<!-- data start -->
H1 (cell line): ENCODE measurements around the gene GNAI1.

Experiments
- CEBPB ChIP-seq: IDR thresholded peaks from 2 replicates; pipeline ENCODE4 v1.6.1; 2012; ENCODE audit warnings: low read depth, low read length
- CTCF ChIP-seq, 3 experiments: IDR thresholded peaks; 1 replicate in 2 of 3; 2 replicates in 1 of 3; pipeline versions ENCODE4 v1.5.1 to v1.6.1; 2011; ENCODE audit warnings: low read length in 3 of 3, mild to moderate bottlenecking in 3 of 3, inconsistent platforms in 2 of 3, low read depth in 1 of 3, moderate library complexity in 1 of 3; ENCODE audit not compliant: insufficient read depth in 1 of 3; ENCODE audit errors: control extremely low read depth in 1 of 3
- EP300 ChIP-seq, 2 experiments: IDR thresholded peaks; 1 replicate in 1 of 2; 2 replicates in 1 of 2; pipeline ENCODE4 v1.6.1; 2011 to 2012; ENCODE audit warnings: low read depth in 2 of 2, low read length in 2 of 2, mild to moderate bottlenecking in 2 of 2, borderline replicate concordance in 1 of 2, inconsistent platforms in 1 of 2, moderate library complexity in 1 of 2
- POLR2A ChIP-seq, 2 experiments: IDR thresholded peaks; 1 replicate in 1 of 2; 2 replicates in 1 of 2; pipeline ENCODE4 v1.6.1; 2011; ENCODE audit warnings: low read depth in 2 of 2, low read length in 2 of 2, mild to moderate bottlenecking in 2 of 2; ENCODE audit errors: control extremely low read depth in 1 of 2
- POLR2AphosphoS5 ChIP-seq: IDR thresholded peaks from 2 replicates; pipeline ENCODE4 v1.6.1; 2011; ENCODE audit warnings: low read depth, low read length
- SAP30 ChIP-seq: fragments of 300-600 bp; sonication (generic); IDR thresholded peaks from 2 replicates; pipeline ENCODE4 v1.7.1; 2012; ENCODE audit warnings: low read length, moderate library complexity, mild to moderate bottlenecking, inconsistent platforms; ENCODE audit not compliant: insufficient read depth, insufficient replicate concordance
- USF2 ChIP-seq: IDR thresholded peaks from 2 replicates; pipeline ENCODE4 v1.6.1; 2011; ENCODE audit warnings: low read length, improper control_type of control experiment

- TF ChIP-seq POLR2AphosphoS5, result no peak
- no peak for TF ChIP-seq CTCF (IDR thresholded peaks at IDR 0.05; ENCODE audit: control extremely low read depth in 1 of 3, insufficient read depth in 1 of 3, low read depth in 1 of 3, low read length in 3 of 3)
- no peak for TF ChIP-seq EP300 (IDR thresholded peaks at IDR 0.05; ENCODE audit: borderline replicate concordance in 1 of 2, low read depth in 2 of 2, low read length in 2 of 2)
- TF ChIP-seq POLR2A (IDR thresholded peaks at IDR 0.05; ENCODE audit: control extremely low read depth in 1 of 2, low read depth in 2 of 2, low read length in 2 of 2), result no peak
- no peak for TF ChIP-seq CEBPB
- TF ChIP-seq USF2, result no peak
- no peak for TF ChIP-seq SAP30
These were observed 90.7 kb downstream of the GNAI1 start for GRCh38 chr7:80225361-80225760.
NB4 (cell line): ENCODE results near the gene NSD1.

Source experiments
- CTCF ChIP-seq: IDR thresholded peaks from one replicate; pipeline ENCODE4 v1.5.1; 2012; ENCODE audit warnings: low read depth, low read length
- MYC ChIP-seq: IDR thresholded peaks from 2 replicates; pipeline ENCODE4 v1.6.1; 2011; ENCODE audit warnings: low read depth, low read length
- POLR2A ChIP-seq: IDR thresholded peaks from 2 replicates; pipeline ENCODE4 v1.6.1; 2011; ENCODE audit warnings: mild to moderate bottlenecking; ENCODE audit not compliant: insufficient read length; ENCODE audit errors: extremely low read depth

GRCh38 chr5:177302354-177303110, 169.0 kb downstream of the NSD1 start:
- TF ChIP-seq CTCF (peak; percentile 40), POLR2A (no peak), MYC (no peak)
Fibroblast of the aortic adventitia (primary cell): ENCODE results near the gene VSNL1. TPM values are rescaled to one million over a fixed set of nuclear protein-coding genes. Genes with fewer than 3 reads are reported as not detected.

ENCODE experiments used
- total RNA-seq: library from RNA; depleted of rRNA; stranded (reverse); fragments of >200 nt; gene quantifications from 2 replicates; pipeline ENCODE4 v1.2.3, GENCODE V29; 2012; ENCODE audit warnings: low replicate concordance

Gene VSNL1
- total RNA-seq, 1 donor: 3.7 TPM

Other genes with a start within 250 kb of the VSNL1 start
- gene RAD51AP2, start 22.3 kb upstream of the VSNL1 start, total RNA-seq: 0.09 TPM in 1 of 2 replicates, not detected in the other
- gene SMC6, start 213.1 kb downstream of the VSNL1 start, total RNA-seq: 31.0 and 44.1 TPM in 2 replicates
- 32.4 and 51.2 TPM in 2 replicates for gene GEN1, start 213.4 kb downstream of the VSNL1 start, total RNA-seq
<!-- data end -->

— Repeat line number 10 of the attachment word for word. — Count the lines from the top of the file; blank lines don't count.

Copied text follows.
- TF ChIP-seq POLR2AphosphoS5, result no peak